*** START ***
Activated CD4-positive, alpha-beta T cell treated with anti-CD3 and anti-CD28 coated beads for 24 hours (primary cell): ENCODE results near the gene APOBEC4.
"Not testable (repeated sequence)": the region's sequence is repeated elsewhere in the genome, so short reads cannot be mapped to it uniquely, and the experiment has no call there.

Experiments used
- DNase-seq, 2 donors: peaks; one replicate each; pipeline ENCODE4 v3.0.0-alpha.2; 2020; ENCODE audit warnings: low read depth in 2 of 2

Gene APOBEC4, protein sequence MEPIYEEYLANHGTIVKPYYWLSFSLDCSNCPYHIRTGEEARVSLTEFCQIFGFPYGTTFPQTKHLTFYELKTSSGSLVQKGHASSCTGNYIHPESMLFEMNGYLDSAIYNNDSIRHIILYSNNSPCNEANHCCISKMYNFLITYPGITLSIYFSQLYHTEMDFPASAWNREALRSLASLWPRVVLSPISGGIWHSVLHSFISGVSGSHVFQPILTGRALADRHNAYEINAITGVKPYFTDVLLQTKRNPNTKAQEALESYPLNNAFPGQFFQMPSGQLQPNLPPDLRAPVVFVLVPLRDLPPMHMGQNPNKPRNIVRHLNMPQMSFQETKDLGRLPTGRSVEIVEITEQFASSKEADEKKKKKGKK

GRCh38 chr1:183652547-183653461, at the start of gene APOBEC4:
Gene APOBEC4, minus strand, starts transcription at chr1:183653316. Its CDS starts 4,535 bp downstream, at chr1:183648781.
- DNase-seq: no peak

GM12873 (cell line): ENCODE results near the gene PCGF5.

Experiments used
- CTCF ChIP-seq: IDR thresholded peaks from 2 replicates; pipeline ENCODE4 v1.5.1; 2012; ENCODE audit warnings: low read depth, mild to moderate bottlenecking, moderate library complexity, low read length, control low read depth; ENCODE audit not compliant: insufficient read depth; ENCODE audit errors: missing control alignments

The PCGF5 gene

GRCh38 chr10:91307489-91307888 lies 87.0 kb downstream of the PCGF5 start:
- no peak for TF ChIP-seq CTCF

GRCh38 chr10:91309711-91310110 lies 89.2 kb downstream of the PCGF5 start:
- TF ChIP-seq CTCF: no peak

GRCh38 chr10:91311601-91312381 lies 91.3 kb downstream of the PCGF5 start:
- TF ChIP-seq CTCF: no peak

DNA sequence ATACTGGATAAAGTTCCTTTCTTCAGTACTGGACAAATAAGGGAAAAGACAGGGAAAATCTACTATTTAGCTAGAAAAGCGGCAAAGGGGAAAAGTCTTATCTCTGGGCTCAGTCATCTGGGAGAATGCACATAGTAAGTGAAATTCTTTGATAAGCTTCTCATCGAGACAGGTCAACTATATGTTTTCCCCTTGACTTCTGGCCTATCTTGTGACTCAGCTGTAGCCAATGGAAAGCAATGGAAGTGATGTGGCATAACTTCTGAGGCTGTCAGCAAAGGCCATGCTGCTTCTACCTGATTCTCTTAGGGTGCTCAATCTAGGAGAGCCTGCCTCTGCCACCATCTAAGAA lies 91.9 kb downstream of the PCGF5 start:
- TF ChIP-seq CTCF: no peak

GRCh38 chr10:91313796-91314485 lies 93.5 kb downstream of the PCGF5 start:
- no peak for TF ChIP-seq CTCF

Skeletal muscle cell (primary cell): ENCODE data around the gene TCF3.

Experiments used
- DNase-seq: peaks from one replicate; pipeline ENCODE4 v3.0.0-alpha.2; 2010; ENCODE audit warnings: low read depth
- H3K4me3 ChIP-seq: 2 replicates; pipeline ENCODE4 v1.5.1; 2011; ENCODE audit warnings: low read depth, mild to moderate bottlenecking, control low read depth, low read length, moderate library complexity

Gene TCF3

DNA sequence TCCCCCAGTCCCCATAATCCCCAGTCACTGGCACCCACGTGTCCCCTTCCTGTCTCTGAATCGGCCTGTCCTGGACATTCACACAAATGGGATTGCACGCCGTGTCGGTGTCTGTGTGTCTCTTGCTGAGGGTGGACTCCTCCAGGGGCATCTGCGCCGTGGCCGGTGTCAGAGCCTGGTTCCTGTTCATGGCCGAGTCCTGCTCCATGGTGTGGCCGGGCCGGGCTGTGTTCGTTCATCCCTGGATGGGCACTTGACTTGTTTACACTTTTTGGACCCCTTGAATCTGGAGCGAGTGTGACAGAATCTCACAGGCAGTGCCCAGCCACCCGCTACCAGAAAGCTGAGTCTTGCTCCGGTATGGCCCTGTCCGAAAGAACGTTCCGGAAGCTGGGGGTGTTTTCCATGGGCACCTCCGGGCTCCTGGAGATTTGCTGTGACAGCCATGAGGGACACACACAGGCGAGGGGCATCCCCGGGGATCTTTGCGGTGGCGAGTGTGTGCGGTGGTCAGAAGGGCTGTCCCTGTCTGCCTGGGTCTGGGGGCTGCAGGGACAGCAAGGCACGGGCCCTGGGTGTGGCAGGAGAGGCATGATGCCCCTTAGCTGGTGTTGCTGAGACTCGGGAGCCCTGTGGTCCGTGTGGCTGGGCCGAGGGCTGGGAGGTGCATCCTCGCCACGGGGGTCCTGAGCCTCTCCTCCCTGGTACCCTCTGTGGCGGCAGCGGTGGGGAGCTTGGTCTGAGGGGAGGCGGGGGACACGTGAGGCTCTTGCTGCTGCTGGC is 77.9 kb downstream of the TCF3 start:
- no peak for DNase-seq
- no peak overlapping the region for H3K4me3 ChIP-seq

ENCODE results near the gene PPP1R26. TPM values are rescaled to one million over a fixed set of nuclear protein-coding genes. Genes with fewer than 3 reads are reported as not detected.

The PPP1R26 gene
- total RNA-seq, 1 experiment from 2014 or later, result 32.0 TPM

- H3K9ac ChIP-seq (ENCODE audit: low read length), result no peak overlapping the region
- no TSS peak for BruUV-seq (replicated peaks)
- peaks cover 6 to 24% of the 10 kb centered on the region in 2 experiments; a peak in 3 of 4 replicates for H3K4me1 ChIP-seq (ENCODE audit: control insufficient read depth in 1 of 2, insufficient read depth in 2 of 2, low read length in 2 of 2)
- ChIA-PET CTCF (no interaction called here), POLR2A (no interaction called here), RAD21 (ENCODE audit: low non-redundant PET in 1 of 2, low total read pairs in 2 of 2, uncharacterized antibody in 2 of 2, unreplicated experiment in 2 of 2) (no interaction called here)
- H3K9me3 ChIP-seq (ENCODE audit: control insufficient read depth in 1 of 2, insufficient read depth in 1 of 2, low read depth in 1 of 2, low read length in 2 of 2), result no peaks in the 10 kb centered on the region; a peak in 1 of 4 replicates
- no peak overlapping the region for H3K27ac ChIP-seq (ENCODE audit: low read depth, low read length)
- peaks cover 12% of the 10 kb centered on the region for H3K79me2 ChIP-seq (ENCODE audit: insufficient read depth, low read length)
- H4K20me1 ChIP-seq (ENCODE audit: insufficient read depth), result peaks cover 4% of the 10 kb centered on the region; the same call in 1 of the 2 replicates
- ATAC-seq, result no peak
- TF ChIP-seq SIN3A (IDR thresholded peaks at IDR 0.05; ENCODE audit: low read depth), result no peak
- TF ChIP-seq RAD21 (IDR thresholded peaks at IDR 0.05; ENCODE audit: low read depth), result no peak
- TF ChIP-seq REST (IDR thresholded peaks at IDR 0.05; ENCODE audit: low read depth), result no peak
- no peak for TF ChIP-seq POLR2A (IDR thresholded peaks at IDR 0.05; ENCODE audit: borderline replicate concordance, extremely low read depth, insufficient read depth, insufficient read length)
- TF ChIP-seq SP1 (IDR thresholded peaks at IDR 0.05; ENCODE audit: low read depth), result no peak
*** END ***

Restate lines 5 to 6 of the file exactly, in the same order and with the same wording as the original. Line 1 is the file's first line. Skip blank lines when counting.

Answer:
Gene APOBEC4, protein sequence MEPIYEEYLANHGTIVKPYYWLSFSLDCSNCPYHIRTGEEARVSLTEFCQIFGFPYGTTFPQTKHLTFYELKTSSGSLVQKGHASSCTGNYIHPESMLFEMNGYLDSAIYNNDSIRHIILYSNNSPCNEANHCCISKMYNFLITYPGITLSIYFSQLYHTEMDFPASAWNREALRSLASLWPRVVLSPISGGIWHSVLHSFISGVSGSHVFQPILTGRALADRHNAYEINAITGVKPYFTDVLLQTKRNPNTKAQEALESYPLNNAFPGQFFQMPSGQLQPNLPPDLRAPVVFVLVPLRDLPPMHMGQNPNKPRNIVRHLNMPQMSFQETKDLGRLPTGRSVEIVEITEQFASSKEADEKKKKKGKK

GRCh38 chr1:183652547-183653461, at the start of gene APOBEC4: